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Autonomous Learner Model

Autonomous Learner Model


The Autonomous Learner Model (ALM) was initially created to provide students with alternative learning environments. The main goal of the ALM is to create independent, self-directed learners. Ideally, students will become lifelong learners through the ALM. The philosophy of the ALM is to “to do it with the gifted, and not to them.” This philosophy embodies the belief that teachers should become facilitators and students should become learners. Students will go through each the five dimensions of the ALM and they will gradually gain more control over their own learning.


Primary Developer(s):

George T. Betts and Jolene Kercher

Theoretical Underpinnings:

Positive, nourishing environments are required for self-directed learning- Carl Rogers (1951, 1961), Abraham Maslow (1968, 1971), and Virginia Satir (1972). Teachers become facilitators and students become learners- Carl Rogers (1983)

Elements, Components & Non-Negotiables:

-    Five Dimensions:

o       Dimension One: Orientation

o       Dimension Two: Individual Development

o       Dimension Three: Enrichment

o       Dimension Four: Seminars

o       Dimension Five: In-Depth Study

-    Nonnegotiable- Involvement in service activities during Dimension Three: Enrichment.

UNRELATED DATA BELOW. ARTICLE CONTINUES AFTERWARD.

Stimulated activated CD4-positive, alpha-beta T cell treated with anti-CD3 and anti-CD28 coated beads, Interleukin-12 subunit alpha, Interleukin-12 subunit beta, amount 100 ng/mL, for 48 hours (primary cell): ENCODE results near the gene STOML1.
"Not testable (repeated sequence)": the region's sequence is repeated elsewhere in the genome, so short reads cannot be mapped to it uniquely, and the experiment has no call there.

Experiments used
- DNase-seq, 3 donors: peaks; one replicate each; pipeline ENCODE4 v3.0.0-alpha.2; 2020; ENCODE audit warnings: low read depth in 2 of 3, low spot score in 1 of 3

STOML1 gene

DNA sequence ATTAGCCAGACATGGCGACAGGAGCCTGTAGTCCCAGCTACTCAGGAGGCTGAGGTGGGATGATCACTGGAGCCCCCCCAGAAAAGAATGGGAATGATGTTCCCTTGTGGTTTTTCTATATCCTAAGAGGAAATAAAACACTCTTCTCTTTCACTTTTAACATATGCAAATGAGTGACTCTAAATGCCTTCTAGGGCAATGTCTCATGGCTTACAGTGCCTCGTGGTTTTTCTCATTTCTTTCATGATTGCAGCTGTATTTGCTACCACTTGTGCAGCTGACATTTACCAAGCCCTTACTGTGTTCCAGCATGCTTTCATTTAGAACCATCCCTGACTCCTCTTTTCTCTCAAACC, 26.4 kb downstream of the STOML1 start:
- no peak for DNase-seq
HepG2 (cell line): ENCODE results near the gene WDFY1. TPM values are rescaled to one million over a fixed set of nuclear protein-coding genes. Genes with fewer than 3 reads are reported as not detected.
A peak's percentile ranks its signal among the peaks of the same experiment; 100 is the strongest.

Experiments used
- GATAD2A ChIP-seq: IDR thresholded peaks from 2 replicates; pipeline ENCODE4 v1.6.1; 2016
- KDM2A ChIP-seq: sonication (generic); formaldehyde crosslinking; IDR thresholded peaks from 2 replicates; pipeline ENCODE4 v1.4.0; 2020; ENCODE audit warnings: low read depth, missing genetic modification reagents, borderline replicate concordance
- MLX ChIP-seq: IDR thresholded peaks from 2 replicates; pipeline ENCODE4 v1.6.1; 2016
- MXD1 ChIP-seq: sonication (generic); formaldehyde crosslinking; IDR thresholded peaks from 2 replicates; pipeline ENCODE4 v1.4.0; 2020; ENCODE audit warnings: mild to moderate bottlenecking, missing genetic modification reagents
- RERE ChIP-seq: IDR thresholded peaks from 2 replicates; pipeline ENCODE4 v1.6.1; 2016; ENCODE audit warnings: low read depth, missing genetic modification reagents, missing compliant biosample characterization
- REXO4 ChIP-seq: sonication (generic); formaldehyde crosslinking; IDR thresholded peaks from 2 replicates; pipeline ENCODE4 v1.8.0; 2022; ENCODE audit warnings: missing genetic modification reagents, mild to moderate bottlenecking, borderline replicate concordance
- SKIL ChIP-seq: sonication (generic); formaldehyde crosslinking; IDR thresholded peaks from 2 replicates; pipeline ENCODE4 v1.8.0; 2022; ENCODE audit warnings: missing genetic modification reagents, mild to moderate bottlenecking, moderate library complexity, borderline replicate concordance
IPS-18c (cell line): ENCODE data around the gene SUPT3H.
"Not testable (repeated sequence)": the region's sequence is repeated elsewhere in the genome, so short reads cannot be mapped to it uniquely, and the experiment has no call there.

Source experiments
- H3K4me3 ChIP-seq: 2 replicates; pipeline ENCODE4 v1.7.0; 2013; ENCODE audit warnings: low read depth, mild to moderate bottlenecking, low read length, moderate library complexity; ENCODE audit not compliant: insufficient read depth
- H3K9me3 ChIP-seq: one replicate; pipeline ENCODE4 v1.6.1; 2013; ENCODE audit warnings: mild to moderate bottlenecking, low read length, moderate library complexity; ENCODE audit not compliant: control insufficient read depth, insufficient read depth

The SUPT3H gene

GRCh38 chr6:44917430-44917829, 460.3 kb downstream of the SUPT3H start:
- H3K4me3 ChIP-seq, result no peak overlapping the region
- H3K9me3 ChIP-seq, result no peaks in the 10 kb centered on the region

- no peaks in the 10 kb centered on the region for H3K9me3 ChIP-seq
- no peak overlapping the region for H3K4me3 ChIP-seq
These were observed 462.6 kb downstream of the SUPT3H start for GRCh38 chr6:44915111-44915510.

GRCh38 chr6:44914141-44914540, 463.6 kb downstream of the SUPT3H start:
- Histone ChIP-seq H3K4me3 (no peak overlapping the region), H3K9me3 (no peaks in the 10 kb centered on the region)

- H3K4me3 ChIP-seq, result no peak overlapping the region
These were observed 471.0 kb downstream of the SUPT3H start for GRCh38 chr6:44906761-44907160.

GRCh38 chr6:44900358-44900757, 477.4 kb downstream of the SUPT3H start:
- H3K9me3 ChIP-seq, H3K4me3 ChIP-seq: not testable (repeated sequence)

-   All ages and content areas

-   Pull out


-    Secondary classrooms (version created in 1981)

-    K-12 (revised version 1986)

Strengths & Weaknesses:


-    Students, teachers, administrators, and parents receive a thorough understanding of giftedness, talent, intelligence, and creativity through Dimension One: Orientation of the ALM.

-    Students are given the opportunity to pursue an area of interest.

-    Students get to work with mentors.

-    Students become independent, self-directed learners.

-    The ALM is designed to fit the reality that students are diverse with varying interests.

-    Students become lifelong learners.

-    It covers content, process, and product.

-    It can work with all content areas.

-    It can work with all grade levels.



-    Consultants can’t be effective if traveling too much

-    No empirical studies have been completed (Maker & Schiever, 2005).

-    ALM is a complex model due to the five dimensions and the steps that are involved within each dimension.

-    A significant amount of time is required from teachers due to the increased organizational skills that are necessary to effectively run a program that is based on the ALM.

-    It is not flexible because each dimension builds upon the subsequent dimension.

-    If human and/or material resources are not available to a school due to its geographic location or lack of funding, mentorships can not be developed between students and practitioners in a field of study, adventure trips can not be taken in students’ interest areas, and students can not complete their in-depth studies without crucial resources in their field of study.

Necessary Resources:

-    Human resources (mentors)

-    Material resources

Available Resources about the Model:

-    The International Conference on the Autonomous Learner

-    District ALM Programming and Implementation (ALPS Publishing)

-    Spotlight on Technology

-    ( A website for student learning where the ALM is highlighted

This information can be found in:

Renzulli, J.S., Gubbins, E.J., McMillen, K.S., Eckert, R.D., & Little, C.A.  Systems and models for developing programs for the gifted and talented (2nd ed.). Mansfield, CT: Creative Learning Press, p. 49-103.